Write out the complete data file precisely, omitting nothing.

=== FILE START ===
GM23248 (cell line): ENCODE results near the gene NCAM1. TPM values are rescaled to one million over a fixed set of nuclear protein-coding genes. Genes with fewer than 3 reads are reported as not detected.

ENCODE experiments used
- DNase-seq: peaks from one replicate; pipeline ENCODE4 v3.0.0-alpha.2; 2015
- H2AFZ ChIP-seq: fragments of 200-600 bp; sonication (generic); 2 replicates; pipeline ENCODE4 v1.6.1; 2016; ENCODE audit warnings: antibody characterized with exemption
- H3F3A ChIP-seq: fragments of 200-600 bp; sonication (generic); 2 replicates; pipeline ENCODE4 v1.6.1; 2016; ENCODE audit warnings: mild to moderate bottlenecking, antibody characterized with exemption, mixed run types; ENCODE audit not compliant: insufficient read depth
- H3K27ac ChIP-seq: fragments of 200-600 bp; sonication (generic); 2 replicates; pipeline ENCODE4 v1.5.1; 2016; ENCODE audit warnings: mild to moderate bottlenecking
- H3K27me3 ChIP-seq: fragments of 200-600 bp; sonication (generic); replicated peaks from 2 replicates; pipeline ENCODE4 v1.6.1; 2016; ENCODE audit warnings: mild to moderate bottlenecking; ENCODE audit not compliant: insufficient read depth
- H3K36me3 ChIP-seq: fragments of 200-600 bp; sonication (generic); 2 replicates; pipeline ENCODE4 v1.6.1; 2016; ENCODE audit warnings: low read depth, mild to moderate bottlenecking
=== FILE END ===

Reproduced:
GM23248 (cell line): ENCODE results near the gene NCAM1. TPM values are rescaled to one million over a fixed set of nuclear protein-coding genes. Genes with fewer than 3 reads are reported as not detected.

ENCODE experiments used
- DNase-seq: peaks from one replicate; pipeline ENCODE4 v3.0.0-alpha.2; 2015
- H2AFZ ChIP-seq: fragments of 200-600 bp; sonication (generic); 2 replicates; pipeline ENCODE4 v1.6.1; 2016; ENCODE audit warnings: antibody characterized with exemption
- H3F3A ChIP-seq: fragments of 200-600 bp; sonication (generic); 2 replicates; pipeline ENCODE4 v1.6.1; 2016; ENCODE audit warnings: mild to moderate bottlenecking, antibody characterized with exemption, mixed run types; ENCODE audit not compliant: insufficient read depth
- H3K27ac ChIP-seq: fragments of 200-600 bp; sonication (generic); 2 replicates; pipeline ENCODE4 v1.5.1; 2016; ENCODE audit warnings: mild to moderate bottlenecking
- H3K27me3 ChIP-seq: fragments of 200-600 bp; sonication (generic); replicated peaks from 2 replicates; pipeline ENCODE4 v1.6.1; 2016; ENCODE audit warnings: mild to moderate bottlenecking; ENCODE audit not compliant: insufficient read depth
- H3K36me3 ChIP-seq: fragments of 200-600 bp; sonication (generic); 2 replicates; pipeline ENCODE4 v1.6.1; 2016; ENCODE audit warnings: low read depth, mild to moderate bottlenecking